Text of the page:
When we reached the railing that ran along the southwest corner of the island, we stopped and were instructed to line up numerically, by the race number scrawled on our caps and arms in black permanent marker. The sky was slowly darkening, and the choppy water rocked the ferry in front of us back and forth. As I found my place in line, a few raindrops pricked my skin. Please, I thought, don't let it rain until the race is over. I personally didn't care about getting wet--I was about to jump into a river, anyway--but with no sun and a relentless breeze, goosebumps had already risen on my arms and legs. If it rained while I was in the water, the sweatshirt and sweatpants I had packed in my bag, which was now sitting exposed at the fenced-in bag check area, would be useless.

"They'd better hurry up," said a a voice behind me. I turned to find a tall, pale boy looking at me. He had that underdeveloped, bony look that most fifteen-year-old boys have, where their muscles look a slightly soft and misplaced on their bodies, and their facial features are just a bit too big, giving them a somewhat comical appearance. He shook his head.
"Why are the giving out the timing chips like this, anyway?"

I looked around until I found what he was referring to: race organizers were walking up and down the line of swimmers, calling out numbers and removing black plastic timing chips one at a time. Other volunteers were trailing behind, passing out velcro strips to attach the chips around our ankles.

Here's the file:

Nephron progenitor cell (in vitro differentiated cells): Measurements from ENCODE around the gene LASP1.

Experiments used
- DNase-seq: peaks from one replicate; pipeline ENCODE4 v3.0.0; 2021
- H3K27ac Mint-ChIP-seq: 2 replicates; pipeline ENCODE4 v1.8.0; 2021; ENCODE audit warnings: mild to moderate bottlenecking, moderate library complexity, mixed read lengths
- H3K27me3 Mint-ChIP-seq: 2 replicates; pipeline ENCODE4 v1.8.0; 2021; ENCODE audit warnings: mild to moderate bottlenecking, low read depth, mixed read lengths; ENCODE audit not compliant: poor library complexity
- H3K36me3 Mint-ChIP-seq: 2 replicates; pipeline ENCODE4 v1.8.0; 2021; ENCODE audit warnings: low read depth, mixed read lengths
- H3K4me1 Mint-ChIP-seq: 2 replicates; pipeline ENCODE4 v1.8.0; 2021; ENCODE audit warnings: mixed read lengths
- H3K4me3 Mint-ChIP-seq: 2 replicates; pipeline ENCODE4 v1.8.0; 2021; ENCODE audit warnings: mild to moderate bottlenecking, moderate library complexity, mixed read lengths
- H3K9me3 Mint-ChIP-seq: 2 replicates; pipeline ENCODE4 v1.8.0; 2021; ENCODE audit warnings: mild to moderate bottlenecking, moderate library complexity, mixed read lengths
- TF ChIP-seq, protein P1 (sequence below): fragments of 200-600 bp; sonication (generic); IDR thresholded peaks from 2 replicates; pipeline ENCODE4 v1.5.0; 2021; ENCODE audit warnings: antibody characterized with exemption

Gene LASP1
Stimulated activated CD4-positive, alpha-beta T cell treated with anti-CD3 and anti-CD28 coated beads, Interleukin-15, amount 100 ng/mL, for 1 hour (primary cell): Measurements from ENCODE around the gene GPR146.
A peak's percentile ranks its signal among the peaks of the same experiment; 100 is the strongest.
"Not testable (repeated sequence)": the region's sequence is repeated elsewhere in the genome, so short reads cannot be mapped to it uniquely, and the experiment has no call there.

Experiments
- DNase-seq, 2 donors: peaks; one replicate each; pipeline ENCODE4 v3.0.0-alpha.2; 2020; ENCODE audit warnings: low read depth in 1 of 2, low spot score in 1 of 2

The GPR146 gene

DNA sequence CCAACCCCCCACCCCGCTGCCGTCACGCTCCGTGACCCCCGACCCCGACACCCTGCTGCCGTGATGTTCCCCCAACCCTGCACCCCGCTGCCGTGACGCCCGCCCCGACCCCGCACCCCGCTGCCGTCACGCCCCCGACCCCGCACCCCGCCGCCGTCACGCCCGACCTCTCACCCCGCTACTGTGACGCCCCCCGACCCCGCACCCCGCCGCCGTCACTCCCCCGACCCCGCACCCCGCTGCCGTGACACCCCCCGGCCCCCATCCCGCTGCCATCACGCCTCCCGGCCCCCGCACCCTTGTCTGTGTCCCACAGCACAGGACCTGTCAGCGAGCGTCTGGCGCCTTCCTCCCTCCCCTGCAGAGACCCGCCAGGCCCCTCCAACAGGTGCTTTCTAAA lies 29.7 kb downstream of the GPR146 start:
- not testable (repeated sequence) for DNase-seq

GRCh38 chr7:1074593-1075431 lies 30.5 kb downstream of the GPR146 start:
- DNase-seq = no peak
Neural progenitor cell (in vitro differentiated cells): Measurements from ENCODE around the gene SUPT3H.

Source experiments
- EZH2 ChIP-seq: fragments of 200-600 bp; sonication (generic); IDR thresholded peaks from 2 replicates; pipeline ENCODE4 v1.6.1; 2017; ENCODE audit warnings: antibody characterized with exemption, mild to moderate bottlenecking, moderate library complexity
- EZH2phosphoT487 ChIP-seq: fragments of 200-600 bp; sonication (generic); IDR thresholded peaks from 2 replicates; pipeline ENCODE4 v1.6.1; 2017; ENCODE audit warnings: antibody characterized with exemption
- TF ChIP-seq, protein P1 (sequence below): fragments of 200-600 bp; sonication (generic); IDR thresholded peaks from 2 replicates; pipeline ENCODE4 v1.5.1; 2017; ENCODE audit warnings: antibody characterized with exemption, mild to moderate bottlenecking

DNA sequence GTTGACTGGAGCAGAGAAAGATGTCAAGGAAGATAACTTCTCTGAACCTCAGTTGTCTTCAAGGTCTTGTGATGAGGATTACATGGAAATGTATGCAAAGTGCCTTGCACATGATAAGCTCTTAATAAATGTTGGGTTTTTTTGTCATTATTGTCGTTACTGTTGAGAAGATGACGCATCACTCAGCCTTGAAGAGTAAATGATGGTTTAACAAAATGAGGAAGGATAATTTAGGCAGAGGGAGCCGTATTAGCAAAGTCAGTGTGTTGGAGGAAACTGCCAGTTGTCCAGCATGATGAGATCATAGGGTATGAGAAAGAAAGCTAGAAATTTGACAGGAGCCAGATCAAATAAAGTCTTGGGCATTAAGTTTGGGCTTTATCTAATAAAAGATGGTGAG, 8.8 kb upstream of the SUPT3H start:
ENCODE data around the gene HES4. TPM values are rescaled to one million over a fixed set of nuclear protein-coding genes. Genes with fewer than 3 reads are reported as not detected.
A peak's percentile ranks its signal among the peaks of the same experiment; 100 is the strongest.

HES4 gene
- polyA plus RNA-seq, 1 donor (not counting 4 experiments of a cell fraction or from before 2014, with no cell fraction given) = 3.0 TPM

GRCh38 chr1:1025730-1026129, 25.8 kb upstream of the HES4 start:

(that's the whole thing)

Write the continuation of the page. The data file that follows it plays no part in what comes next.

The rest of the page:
"They should have just given us the chips when we signed in," I agreed. "We had to pick up our caps then, anyway."

The boy grinned in relief and extended his hand. "Hi, I'm Chris."

"I'm Allison."

We continued to stand in line for the next 30 minutes, discussing our swimming backgrounds, the differences between open water and pool swimming, and our expectations for this race.

"I just don't want it to rain," I told him.

"Oh, I hope it rains!" he replied. "That'll give me an advantage."

"Are you trying to win or something?"

He looked hopeful. "Nah, but I'd love to finish in the top ten."

Right at that moment, we both heard a woman call out his name. "Chris? Chris G___?" He raised his hand and waved, and the woman came over to him. "Chris, I'm so glad I found you. I have your medal. Is your family here?" He nodded. "Great. I'll just find them and give this to them. Congratulations again."

As she walked away, I turned back to him with raised eyebrows. "So you really are trying to win this race."

He shook his head adamantly, explaining that it was just an age-group medal and insisting that the field was too competitive. "There were swimmers from all over the world here to do this race!"